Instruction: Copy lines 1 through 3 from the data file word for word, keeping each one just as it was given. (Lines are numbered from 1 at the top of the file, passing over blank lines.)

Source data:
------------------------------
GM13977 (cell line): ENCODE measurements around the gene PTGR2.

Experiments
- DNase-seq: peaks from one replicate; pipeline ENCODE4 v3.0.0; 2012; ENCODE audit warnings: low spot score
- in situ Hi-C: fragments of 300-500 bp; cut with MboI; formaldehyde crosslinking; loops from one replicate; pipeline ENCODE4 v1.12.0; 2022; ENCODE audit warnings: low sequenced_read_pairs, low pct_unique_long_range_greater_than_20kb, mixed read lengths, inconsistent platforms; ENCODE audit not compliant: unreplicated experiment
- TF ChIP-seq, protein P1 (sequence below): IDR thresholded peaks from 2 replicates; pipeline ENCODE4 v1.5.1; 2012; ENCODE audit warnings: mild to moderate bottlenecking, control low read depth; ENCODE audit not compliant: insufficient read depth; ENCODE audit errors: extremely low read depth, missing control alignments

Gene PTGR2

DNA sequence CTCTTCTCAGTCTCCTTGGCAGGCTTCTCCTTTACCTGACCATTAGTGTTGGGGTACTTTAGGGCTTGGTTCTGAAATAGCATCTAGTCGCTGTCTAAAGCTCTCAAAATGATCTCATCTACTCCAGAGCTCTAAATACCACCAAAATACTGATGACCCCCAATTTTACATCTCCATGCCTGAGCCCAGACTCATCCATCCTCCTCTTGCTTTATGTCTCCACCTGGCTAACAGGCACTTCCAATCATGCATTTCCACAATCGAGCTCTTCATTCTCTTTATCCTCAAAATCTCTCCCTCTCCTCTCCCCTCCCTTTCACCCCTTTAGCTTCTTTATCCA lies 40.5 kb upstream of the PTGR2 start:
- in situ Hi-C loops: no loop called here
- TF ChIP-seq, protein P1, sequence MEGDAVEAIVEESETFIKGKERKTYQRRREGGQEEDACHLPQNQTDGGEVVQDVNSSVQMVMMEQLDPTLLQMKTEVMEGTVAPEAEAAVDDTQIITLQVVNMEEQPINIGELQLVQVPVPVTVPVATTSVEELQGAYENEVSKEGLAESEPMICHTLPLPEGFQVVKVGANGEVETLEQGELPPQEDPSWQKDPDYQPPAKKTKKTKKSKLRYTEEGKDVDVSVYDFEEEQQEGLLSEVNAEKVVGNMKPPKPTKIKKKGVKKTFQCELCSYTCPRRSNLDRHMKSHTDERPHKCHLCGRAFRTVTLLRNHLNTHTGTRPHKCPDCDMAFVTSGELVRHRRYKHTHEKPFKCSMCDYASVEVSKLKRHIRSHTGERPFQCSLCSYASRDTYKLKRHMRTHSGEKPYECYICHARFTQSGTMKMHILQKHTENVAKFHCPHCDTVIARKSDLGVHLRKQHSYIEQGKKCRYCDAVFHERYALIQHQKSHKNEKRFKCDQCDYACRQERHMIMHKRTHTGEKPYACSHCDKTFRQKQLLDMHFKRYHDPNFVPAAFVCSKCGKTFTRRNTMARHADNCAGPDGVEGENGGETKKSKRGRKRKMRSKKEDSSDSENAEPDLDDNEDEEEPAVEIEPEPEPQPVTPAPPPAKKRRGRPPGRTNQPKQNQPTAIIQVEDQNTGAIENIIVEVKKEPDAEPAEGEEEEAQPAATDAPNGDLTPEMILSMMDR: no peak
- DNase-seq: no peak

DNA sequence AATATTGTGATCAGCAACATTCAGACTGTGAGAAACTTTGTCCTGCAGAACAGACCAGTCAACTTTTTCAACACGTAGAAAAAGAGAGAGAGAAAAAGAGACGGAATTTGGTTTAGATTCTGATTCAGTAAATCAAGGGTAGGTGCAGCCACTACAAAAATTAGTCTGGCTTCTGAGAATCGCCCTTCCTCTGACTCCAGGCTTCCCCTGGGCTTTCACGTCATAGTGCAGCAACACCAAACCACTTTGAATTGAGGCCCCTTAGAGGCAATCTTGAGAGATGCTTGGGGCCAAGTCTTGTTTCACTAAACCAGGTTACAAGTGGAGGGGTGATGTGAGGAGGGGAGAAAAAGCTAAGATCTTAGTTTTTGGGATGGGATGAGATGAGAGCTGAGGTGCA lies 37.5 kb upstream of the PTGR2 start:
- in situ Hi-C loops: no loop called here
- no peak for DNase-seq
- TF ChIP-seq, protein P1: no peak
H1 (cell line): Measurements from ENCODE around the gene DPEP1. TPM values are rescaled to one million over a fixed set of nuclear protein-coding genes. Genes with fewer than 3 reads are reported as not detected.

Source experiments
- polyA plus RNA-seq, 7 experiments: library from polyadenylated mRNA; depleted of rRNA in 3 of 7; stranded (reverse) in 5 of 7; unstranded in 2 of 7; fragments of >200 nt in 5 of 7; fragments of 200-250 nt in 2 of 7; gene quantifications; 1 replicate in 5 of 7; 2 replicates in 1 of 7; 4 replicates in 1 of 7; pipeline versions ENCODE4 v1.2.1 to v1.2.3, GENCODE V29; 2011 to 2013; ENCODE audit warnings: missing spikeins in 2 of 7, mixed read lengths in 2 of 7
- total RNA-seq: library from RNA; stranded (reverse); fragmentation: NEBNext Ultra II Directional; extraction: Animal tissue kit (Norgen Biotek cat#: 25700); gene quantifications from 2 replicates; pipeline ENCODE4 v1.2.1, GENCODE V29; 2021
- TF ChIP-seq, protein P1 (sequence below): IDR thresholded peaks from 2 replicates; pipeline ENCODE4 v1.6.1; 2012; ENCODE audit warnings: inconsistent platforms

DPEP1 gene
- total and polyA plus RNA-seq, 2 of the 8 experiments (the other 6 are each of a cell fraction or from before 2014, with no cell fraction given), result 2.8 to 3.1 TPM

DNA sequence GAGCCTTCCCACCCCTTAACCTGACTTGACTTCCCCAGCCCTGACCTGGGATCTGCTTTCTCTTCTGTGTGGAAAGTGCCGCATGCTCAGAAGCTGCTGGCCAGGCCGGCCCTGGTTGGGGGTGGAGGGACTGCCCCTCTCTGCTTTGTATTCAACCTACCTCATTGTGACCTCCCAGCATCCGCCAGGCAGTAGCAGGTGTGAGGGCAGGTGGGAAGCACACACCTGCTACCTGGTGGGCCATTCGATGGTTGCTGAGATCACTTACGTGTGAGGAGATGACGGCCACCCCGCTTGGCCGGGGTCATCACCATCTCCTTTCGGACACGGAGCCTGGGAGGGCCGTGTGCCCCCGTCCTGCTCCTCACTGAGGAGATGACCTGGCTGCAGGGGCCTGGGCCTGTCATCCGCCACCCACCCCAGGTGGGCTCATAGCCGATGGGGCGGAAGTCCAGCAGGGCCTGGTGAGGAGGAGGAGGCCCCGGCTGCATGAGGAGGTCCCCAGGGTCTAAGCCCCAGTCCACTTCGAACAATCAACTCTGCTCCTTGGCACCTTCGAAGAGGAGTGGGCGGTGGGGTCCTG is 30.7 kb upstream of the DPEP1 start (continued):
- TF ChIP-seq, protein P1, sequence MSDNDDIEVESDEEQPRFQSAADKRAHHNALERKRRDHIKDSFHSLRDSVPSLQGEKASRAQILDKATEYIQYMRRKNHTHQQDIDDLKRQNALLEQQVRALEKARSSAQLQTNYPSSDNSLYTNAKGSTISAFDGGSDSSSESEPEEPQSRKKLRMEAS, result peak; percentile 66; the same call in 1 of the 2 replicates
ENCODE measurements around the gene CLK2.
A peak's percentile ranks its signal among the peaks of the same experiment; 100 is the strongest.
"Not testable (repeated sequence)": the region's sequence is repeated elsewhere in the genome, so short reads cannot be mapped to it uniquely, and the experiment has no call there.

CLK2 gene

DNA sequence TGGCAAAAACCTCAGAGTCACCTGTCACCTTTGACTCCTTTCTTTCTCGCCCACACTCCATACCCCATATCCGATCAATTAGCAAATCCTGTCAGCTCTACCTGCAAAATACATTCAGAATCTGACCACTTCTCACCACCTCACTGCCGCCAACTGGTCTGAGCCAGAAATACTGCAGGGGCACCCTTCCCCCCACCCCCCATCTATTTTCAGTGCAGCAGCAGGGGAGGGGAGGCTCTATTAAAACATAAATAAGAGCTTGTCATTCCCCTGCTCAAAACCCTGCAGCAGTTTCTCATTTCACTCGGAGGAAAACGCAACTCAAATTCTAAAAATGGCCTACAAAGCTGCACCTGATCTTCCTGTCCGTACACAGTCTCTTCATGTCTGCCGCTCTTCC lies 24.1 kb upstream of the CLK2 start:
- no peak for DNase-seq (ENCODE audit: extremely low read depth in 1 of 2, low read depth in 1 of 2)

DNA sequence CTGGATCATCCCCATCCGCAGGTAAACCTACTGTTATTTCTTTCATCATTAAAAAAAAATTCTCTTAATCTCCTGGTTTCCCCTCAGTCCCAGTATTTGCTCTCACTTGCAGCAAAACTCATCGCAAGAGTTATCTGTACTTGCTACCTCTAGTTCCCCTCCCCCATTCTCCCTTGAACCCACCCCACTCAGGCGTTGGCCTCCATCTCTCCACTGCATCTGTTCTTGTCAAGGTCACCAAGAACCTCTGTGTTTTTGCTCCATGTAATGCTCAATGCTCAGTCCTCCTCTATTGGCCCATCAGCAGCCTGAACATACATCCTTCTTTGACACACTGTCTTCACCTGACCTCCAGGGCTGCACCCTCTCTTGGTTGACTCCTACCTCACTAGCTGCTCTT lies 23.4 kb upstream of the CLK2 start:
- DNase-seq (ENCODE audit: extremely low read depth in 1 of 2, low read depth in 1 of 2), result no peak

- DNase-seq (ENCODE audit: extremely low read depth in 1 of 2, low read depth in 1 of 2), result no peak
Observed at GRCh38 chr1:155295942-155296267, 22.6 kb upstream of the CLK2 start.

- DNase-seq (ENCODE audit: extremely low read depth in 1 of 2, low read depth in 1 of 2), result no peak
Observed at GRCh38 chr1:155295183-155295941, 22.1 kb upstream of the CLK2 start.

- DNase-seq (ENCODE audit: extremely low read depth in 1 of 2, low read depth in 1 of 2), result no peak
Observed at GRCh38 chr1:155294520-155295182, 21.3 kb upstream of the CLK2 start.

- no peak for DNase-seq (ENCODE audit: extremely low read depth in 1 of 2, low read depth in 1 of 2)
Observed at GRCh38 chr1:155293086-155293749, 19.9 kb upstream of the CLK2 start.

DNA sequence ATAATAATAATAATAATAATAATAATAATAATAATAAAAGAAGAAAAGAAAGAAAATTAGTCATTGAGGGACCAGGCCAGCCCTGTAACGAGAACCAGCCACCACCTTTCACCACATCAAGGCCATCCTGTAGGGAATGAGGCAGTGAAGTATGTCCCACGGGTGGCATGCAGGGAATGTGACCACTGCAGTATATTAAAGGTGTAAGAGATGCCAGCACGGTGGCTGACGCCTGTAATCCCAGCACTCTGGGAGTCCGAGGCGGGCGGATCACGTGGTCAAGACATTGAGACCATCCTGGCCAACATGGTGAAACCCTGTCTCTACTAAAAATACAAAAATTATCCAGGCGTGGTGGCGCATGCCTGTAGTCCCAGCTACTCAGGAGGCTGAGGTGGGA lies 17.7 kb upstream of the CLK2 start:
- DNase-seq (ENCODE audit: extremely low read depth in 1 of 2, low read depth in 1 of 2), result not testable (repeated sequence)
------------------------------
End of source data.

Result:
GM13977 (cell line): ENCODE measurements around the gene PTGR2.

Experiments
- DNase-seq: peaks from one replicate; pipeline ENCODE4 v3.0.0; 2012; ENCODE audit warnings: low spot score